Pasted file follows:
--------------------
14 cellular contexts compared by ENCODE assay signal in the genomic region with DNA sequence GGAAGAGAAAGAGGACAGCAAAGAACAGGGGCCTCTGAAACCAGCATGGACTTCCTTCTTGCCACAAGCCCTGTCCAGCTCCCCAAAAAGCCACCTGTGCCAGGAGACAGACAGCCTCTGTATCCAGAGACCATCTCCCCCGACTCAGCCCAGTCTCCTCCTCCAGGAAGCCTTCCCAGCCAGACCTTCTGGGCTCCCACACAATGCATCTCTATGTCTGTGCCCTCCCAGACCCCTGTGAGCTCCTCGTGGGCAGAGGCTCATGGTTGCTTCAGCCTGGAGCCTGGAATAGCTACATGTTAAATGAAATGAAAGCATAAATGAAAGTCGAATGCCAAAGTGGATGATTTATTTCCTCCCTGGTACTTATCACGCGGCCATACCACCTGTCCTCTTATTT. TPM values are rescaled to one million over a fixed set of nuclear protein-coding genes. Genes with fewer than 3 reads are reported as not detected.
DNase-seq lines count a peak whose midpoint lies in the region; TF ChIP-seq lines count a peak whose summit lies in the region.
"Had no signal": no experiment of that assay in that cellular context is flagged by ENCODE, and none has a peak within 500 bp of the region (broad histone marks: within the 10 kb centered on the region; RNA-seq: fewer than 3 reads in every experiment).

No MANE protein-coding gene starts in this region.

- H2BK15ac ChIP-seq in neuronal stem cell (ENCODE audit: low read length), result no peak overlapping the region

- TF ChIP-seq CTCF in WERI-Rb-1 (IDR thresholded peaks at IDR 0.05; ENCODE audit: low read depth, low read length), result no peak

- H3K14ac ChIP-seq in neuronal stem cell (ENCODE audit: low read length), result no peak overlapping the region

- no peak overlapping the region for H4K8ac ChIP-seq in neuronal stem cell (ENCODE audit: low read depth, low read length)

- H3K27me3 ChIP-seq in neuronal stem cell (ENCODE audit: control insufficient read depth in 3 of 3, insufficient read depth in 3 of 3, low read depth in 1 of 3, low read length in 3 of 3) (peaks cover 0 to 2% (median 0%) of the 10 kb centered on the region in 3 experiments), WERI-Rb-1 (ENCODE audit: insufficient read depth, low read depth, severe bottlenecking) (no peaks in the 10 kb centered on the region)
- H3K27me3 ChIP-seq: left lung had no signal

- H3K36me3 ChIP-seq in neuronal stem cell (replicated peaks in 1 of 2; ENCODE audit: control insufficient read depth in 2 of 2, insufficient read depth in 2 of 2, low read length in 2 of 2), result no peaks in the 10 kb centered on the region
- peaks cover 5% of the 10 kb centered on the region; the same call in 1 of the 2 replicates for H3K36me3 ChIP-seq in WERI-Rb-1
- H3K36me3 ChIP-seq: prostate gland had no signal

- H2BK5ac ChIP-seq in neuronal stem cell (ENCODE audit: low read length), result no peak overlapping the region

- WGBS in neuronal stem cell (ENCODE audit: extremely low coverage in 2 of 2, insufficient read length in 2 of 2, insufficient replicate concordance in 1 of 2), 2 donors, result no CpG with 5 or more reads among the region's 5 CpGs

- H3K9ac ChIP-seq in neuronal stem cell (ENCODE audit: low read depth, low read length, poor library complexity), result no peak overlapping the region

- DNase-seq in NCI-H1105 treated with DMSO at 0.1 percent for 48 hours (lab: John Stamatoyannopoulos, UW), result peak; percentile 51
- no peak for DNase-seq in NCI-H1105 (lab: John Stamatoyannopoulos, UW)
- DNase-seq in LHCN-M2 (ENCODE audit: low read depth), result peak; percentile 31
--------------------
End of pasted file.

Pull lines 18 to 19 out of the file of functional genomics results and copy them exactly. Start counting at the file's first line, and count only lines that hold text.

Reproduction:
- no peak for DNase-seq in NCI-H1105 (lab: John Stamatoyannopoulos, UW)
- DNase-seq in LHCN-M2 (ENCODE audit: low read depth), result peak; percentile 31